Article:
As we have mentioned often, the essential message of the Torah is goodness as the cause and purpose in God’s creation, and it is presented as an ethical principle for humankind to relate to it, for goodness is the foundation of life. We also have said that the vessel of goodness must be also goodness as our bond with God.
“And the woman conceived, and bore a son; and she saw him that he was a good, she hid him three months.” (Exodus 2:2)
Our Sages comment thoroughly on this verse, beginning with the question of how Moses’ mother “saw” that her newborn was “good”. We may say that all babies are good, and in this case the Torah invites us to reflect more in goodness than in the newborn that can’t express it in words or actions. They say that she saw “the light” in her son; and as the Torah said earlier, “And God saw the light that was good (…)” (Genesis 1:4). Hence she saw goodness radiating from her newborn.
In the material world, darkness exists as a reference for light, for we understand and assimilate light only in contrast to darkness. We can’t define the former without the latter, as it also happens with wright and wrong, positive and negative, useful and useless, constructive and destructive, et al. Thus we understand goodness as the referential ruling principle that we have mentioned. Goodness is the moral imperative to approach human life in this world.
In this general context we see the kind of goodness that Moses’ mother saw in him as the expected quality needed to light up the darkness inherent in the Egyptian society of those times. Seeing light in the midst of darkness was the beginning of the redemption long awaited by the enslaved Jews under Pharaoh’s rule.
This goodness remained in Moses during his youth and adult life amid what some of our Sages have called the most abject nation that ever existed, and Pharaoh’s palace was not the exception. The situation of Moses’ moral integrity reminds us Joseph’s in similar circumstances. Thus we realize the moral caliber of our most outstanding Hebrew ancestors.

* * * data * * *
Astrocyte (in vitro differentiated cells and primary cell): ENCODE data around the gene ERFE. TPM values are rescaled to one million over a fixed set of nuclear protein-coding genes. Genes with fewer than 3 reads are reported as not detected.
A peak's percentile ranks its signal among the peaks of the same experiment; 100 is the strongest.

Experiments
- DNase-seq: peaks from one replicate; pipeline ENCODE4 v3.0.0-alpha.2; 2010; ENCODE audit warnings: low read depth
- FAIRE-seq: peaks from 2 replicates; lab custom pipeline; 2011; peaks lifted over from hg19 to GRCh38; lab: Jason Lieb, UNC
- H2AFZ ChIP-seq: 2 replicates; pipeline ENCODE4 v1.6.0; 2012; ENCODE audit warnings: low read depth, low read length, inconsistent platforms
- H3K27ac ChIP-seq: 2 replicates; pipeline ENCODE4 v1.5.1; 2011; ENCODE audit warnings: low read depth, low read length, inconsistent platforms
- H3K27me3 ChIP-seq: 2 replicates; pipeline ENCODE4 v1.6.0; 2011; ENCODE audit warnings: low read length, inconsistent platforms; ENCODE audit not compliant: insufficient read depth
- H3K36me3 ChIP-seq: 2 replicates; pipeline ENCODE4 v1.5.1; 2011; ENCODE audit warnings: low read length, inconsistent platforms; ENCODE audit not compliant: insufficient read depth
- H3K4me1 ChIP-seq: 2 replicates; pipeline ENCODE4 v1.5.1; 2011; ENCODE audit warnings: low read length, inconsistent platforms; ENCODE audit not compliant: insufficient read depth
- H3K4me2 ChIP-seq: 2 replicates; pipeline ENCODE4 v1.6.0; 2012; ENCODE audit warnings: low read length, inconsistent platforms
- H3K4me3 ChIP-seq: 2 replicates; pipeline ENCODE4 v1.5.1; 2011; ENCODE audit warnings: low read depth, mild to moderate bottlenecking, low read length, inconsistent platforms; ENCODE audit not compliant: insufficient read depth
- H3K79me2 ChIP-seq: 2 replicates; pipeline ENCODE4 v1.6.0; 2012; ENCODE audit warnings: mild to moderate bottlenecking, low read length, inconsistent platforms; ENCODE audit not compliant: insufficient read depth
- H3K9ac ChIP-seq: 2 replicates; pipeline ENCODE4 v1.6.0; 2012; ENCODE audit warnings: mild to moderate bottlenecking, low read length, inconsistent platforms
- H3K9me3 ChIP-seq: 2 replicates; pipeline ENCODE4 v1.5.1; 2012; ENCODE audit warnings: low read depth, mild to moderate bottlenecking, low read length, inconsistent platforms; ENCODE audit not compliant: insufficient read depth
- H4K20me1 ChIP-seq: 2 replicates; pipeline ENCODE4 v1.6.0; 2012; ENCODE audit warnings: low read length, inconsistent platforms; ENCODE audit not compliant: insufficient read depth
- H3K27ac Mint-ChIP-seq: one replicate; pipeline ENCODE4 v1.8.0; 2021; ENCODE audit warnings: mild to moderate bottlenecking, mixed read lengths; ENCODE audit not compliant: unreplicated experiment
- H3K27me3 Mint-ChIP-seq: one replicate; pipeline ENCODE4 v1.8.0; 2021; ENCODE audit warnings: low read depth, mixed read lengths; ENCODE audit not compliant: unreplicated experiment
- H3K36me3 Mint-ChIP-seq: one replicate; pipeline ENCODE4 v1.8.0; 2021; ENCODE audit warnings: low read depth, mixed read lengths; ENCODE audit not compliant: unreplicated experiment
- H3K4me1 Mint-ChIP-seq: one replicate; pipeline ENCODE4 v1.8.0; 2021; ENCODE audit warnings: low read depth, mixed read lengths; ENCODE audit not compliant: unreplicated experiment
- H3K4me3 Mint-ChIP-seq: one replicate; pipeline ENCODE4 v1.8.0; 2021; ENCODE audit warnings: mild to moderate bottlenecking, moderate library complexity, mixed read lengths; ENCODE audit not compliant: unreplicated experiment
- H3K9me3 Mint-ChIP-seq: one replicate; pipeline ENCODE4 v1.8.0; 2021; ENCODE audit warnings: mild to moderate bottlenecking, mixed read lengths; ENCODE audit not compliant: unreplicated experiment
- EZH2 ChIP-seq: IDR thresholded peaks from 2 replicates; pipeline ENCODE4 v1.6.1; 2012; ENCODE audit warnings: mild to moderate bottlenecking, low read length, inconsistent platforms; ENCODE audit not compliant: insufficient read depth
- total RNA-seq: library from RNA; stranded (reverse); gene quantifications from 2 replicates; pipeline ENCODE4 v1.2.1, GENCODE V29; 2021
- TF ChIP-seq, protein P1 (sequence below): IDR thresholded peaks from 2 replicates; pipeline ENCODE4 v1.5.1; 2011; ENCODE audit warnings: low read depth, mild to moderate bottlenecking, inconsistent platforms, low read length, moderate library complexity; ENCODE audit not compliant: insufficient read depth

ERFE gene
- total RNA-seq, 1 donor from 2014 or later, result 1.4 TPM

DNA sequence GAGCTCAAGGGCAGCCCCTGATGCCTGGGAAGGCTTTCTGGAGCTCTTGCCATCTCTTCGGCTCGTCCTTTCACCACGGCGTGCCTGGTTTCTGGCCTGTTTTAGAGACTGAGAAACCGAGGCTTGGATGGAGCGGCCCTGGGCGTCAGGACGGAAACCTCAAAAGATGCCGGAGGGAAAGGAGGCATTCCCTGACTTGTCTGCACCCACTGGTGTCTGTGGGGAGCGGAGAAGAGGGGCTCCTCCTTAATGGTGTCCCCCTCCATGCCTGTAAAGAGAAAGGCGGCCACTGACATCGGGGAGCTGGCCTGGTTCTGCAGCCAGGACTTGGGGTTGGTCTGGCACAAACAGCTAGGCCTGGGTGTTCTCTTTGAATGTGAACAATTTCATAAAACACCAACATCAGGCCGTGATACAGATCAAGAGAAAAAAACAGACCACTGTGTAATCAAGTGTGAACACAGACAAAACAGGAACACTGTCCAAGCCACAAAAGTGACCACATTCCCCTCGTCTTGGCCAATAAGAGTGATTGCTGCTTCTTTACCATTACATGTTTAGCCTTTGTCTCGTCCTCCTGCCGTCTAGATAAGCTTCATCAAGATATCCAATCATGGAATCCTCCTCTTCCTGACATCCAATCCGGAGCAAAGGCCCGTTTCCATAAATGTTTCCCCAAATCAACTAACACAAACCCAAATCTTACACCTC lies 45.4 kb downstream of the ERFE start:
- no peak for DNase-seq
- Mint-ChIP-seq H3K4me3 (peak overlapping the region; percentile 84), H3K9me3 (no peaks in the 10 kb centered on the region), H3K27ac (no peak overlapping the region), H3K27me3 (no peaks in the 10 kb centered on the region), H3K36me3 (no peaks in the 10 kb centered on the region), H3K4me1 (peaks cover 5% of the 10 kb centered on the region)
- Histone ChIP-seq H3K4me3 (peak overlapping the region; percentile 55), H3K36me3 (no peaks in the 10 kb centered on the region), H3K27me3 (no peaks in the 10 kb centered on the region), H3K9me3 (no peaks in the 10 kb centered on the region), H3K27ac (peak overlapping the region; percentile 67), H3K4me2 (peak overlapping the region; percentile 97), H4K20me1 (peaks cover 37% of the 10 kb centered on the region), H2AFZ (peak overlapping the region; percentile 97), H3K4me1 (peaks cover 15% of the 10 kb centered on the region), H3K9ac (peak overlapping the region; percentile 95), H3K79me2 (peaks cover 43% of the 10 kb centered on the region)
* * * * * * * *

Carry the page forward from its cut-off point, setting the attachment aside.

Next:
Me have said in other commentaries on this portion of the Torah that Moses lived 40 years in Egypt, 40 years in Midian, and 40 years in the desert, for 120 years that made him the most important Jewish leader of all times.
The fundamental reason for this unique status is Moses’ faithfulness to goodness as the cause and purpose of his life. Thus he became the vessel for the mission God entitled him to accomplish. In this sense we also realize that humility is the natural vessel for goodness, and we understand why he called himself “the humblest man who ever lived”.
Once we assimilate goodness in its ethical essence, we also understand darkness with its ways and expressions as the character traits we have to remove in order to make our consciousness the vessel for goodness to rule every aspect and facet of life. Thus we approach the following verse, for as we have said, goodness is our bond with the Creator of all.
“And He said, ‘Certainly, I will be with you; and this shall be the token unto you, that I have sent you. When you have brought forth the people out of Egypt, ye shall serve God upon this mountain’.” (3:12)
Moses’ mission was not only to deal with Pharaoh’s stubbornness and make him free the Jewish people, but to awaken in them the same goodness that enable us to serve God by having, being and doing goodness as the destined purpose of humankind in this world.
The Psalmist echoes this in his countless pleas to learn the ways, means and attributes of goodness.
“Send out Your light and your truth. Let them lead me, let them bring me to Your holy mountain, to Your tents.” (Psalms 43:3)